Lessons learned on Upper Brice Creek

Everyone knows that rivers and rapids can change dramatically with different flows, or after a flood event. Even so, every so often we get surprised by this immutable fact. It never ceases to amaze me how one high water event can erase holes, redirect channels, or create killer river features that didn't exist before. Rick's Slide on the Carbon, Lower Zigzag on Green Truss, and Killer Fang on the Clackamas are all good examples of this. On this site I am always very careful not to embarrass anyone so I changed the names of the players in this report because I felt it should be told. One of these guys had run this drop many times before (at higher flows) without problems, but at regular flows this drop is a killer...

Be careful out there.

Upper Brice Creek is one of the best steep creeks in the Willamette Valley, with 215 fpm continuous whitewater that keeps even the best boaters busy. On this particular day I headed up to Brice with two other kayakers, one of which I had never boated with before who I will call Joe, and another who I had been on a couple of trips with who I will call Bob. You can scout most of Upper Brice from the road on the way up, and we stopped to check the three big drops. The third (known by some as the Snake) I had no plans on running. The other two guys saw no problem with it, and Bob said the steep left chute was no problem- he had run it many times before at higher flows.

I believe that when you are paddling harder and more dangerous stuff you need to listen to your gut- it can keep you alive. I just didn't like that chute, I couldn't tell you why. That feeling may have kept me from getting into big trouble on this particular day. Bob led off and we were all pretty well occupied with the very busy upper section.. I was feeling a little off until I got warmed up, with one roll before we got to the first big drop, bubble trouble. We got out to scout on the left and it was clean, though there was a log blocking the runout downstream that made swimming a less than desirable option. Bubble is basically a slide into a big hole. If you stay straight you punch the hole. If you don't you become an instant rodeo star... Bob went first and gutted it right down the middle. Joe nailed a nice boof on the right, and I opted for the gut.. Below the log we all had fun on the nice little bouldery steeps above the Snake. Soon Bob eddied out on the right and I knew we were there. Joe stopped upstream and Bob peeled out with a flurry of strokes and disappeared over the lip, his stern popping up as he dropped out of sight... .After a few seconds Joe came down and got into the eddy, but there was no sign of Bob downstream. Of course, the creek is so steep here you can't see anything, so when Joe asked if Bob was clear I shrugged and said "I guess..." Since that moment I have played that scene over and over in my head because I feel totally responsible for what happened next... What if I had said no? What if I had gotten out of my boat a little more quickly? What if we had set up safety? What if ?...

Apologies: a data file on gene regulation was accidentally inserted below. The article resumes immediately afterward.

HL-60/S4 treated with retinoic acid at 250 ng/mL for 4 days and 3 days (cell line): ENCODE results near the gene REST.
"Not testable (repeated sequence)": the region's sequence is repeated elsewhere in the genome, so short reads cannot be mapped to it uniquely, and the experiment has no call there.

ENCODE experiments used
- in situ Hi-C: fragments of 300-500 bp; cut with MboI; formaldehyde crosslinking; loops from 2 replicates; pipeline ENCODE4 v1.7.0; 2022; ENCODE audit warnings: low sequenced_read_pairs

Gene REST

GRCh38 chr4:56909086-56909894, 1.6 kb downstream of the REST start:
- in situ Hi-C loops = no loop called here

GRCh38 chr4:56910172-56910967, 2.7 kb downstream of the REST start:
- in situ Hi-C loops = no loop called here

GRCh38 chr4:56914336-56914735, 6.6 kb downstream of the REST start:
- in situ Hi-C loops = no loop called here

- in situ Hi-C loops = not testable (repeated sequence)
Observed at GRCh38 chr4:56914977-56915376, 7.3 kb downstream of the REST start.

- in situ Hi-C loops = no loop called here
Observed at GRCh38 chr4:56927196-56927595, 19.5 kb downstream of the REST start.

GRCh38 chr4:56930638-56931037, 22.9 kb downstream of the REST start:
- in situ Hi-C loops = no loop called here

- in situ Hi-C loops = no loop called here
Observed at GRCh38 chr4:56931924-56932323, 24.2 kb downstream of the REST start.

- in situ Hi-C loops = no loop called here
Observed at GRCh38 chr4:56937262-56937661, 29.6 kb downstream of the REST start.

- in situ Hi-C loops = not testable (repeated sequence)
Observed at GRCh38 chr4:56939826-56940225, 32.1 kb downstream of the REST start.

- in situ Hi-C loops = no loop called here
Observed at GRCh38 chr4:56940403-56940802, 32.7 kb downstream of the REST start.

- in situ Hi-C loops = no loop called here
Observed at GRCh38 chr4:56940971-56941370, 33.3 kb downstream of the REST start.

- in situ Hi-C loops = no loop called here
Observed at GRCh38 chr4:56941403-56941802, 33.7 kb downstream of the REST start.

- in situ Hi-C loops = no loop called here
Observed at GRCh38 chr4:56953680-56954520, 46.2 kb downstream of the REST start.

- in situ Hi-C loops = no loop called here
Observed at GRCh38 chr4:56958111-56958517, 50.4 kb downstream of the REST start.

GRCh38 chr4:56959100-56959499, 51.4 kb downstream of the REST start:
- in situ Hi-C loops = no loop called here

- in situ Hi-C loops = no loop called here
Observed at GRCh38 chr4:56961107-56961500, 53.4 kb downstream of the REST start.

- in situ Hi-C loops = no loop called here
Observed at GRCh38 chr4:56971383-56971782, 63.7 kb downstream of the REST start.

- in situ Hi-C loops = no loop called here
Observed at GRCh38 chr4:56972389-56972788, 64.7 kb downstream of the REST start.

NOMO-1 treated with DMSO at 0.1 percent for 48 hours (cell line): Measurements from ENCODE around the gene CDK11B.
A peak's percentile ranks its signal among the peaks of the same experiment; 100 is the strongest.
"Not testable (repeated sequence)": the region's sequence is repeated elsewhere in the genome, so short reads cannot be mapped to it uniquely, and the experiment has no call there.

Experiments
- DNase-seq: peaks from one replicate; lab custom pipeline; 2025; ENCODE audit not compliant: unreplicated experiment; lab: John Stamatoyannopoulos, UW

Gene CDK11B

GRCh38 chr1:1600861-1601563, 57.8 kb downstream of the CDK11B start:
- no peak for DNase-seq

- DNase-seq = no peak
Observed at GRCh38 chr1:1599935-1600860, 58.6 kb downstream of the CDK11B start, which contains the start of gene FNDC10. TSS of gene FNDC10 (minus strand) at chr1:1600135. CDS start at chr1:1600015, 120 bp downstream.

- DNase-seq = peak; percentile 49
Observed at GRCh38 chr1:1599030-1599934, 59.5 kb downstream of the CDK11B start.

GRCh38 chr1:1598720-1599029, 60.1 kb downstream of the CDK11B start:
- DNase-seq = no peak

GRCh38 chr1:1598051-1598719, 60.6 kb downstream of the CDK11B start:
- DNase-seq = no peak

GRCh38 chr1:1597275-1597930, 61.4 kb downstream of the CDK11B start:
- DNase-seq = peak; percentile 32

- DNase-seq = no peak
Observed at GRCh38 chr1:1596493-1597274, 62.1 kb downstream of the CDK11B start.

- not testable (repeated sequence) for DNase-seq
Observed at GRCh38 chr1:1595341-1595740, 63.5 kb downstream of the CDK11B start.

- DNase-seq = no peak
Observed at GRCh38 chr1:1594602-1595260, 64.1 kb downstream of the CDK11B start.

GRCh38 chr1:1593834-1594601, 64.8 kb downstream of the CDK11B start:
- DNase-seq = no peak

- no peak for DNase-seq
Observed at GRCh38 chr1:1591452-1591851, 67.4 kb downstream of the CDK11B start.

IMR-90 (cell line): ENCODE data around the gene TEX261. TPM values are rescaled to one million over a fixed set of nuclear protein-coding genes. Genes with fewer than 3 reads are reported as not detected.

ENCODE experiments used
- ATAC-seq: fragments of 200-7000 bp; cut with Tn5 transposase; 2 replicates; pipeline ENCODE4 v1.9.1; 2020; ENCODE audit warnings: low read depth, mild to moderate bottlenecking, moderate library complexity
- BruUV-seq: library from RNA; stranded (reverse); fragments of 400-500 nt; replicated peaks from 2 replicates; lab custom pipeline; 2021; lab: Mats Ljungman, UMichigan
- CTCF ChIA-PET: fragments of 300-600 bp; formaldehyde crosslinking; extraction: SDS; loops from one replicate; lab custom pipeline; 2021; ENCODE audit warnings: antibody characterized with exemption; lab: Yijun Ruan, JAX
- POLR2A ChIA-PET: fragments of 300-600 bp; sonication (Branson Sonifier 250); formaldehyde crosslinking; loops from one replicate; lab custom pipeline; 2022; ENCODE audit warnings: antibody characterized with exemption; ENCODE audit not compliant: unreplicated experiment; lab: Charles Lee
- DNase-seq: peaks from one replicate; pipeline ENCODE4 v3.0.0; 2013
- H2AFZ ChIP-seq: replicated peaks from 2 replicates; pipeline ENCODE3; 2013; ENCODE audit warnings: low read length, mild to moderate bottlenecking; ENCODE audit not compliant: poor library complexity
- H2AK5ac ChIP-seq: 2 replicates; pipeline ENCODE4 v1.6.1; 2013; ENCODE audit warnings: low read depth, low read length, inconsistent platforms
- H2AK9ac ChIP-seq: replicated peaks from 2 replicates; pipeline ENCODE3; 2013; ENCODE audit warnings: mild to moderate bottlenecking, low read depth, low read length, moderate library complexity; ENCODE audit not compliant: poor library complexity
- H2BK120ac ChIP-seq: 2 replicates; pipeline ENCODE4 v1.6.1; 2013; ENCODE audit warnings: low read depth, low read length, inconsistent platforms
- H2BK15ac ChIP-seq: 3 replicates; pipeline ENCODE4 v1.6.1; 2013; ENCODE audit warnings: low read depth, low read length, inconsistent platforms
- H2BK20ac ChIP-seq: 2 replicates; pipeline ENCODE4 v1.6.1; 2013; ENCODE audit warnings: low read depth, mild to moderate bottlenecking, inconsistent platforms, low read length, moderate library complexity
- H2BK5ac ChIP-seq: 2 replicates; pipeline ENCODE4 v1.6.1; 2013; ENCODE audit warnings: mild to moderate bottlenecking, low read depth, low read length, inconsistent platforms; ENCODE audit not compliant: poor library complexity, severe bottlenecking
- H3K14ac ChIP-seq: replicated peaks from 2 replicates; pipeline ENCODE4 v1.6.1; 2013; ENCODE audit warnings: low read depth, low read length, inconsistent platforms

When Bob had paddled over the lip of the narrow chute, he plunged deeply into the boiling hole where he was slammed to the bottom of the creek and vertically pinned, completely submerged in seven feet of water with the water from the chute beating down on him from above. Luckily Bob was able to escape from his boat (A blunt nosed Pyranha Micro 240), which popped up a second later as he climbed up onto the undercut rock just downstream from the hole. Later we found out that the nose of his boat had been smashed in from the impact when he hit bottom.

"Where's Bob?" Joe asked as we sat in the eddy above the chute. "Is he clear?" I craned my neck, trying to see downstream, not knowing that Bob was at that moment pinned to the bottom of the creek. "I guess.." I replied...

Joe peeled out, and dropped out of sight into the chute. He went in deep, and when the front of his boat hit bottom he too was pinned underwater at the bottom of the chute, though much more tightly than Bob (It should be noted that Joe was paddling a sharp nosed Perception Phat). Unlike Bob, (who swam immediately) Joe fought it, twisting and thrashing around under the surface, trying to break free. This only wedged him in deeper, then his skirt blew from the force of the water and he was done- he tried to bail out but one leg got caught in the boat and for a split second he twisted and kicked and then he was free. At the time we weren't sure if his boat had started to fold over on him or if he just hit his legs, but both shins had ugly contusions on them when he got to shore.

Joe waits in vain for hit boat to come out of what we later learned was an underwater boulder sieve. The stern of his boat is blue, and you can just see the end of it in the pourover.

The same picture as above without the crop and zoom.

I got out and scrambled up to the road to chase Bob's boat because he had let go of it when Joe came down. Luckily it broached on a rock just downstream. Once Bob got his boat back we went back up and stared at the chute and waited for the boat to come out. Every so often we would get glimpses of blue as the water surged and we could just see the stern poking up out of the water.

After an hour or so we gave up and Bob and I decided to run the lower section, but frankly I was ready for the day to be over. Two days later went went back and rescued the boat when the level dropped a bit. We had to rig a pulley on a tree on the cliff wall overhead, and then haul the boat vertically out of the pin. It was a full day event with spectators lining the road, etc, but that's another story I guess.